for the Evangelicals of the nineteenth-century New Zealand mission, as much as the Anglicans of the eighteenth century, the world of the British Empire – indeed, the globe generally – was divided ontologically and theologically into Truth and Error, God and Satan, Light and Darkness. So the imperialism of these missionaries was primarily theological, rather than political or economic. Their concern in the colonies of the British Empire was to replace Satanic darkness, and his evil errors with the true light of the gospel of Christ of the one and only God.237 This ‘Satanic darkness’ could be represented as much by the activity of immoral Europeans as it could native superstitions and customs. Coates’, Stephen’s, and Glenelg’s references to the ‘evil’ inflicted on Māori in their accounts of the ‘state of New Zealand’ during 1837-1839, can be understood in this light.

Beyond concepts of spiritual and civil liberty, Evangelicals conceived the ‘nation’ itself in theological terms. Buxton’s son (the editor of his Memoirs) wrote that he ‘was anxious to render [the Aborigines] report a sort of manual for the future treatment of aboriginal nations in connection with our colonies’.238 The Report spoke of the ‘national independence’ of the ‘SouthSea Islands’, that is, the islands of New Zealand and the Pacific. The frailty of these ‘foreign states’, which lacked civil governments or courts to punish (British) offenders or regular armed forces to ward off foreign powers, was problematic. The desire to respect their national 236 C Buxton, ed, Memoirs of Sir Thomas Fowell Buxton, Bart, fifth edition, (London: John Murray, 1866), (http://books.google.com/books, 4 August 2009), p 425.

237 R Strong, Anglicanism and the British Empire c.1700-1850 (Oxford: Oxford University Press, 2007), p 263.

238 Buxton, ed, Memoirs of Sir Thomas Fowell Buxton, p 425.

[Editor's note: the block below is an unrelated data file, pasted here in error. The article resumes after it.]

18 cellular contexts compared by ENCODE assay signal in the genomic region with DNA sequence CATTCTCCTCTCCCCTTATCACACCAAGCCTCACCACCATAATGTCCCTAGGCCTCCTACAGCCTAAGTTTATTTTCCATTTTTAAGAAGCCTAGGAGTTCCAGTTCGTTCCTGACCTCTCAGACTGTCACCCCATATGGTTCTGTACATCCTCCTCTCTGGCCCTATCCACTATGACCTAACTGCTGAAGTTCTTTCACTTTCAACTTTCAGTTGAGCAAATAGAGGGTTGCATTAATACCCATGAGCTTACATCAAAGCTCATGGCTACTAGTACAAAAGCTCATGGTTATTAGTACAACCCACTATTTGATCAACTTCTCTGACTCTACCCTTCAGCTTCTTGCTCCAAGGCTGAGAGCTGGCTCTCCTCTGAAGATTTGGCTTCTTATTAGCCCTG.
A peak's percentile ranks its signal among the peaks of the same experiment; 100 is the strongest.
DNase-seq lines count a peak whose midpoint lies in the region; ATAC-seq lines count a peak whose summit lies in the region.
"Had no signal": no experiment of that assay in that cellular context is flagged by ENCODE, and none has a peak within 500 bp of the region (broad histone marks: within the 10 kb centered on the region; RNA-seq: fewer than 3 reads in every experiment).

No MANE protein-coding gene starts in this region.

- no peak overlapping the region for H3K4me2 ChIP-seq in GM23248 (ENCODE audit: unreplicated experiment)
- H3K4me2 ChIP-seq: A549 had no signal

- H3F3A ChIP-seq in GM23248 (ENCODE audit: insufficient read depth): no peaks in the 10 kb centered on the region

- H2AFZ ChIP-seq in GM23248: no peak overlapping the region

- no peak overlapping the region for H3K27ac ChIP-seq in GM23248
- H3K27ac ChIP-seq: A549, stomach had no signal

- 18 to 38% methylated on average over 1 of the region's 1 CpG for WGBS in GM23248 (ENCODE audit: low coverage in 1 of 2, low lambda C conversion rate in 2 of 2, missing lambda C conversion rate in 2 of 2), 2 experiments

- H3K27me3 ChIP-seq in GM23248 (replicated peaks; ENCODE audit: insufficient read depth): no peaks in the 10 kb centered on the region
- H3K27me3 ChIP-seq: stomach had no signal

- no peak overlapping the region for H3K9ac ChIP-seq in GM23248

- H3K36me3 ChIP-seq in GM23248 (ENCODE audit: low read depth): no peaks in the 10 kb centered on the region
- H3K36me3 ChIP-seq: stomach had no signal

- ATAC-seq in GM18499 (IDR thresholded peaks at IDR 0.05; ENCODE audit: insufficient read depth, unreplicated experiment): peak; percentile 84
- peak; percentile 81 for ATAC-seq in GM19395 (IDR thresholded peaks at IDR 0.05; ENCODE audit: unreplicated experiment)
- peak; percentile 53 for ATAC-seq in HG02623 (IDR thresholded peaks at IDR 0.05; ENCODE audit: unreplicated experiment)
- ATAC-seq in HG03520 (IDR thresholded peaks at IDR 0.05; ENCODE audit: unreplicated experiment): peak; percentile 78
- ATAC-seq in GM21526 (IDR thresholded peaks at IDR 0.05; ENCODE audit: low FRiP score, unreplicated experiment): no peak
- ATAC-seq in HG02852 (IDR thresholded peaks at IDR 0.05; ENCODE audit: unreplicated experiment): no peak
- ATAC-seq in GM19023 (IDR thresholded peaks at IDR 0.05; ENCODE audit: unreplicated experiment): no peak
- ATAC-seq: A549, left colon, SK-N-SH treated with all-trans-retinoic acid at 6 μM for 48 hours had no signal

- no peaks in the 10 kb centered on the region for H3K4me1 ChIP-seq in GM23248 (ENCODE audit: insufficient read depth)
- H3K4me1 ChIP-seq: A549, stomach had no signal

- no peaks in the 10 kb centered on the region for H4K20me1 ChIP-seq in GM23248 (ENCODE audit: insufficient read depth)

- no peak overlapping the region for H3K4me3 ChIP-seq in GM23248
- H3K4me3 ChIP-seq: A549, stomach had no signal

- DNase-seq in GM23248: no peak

81 independence and yet the need to control British subjects was doubly problematic, indicated the Aborigines Report.239 Dandeson Coates, lay secretary of the CMS, glossed the Report’s conclusions by saying that any scheme of Government interference in New Zealand was to be ‘grounded in the recognition and maintenance of Native sovereignty’, (which was true except the Report had not used the phrase ‘Native sovereignty’).240 Issues of extra-territoriality aside, the fact that the Report did not ascribe ‘national independence’ and ‘foreign state’ status to these island nations based on the existence of declarations of independence or the presence of civil government or civilization, was noteworthy. Yet if their independence was not founded in some constituted authority or a declaration of such, then on what was it founded? The answer must be found in the Evangelical provenance of the Report and the theological perspective of its key players. A long tradition of Biblical interpretation saw the nation as a moral person: God both made and dealt with nations.241 William Wilberforce, in his 1807 work justifying the abolition of the slave trade, made a portion of Acts 17:26 appear on the title page: ‘God hath made of one blood all nations of men, for to dwell on all the face of the earth’.242 Clark confirms that at this period national identity was still seen by many in terms of a providential or God-ordained history (along with traditions of liberty) and not in terms of an ethnic, language or culture-based nationalism.243 On this view, the Māori nation of the 1830s was independent and free because it had been ordained by the Creator as an independent nation; the fact that it was characterised by people ethnically Polynesian or who shared a common language was a secondary consideration. Moreover, in the view of Buxton, Coates, Williams and their Evangelical contemporaries, it was independent and free quite apart from any declaration of independence.244 239 Report of the Parliamentary Select Committee on Aboriginal Tribes, (British Settlements), Reprinted, with Comments, by the ‘Aborigines Protection Society’ (London: Ball and Chambers, 1837), (http://books.google.com/books, 4 August 2009), pp 128-130, (hereafter ‘Aborigines Report’).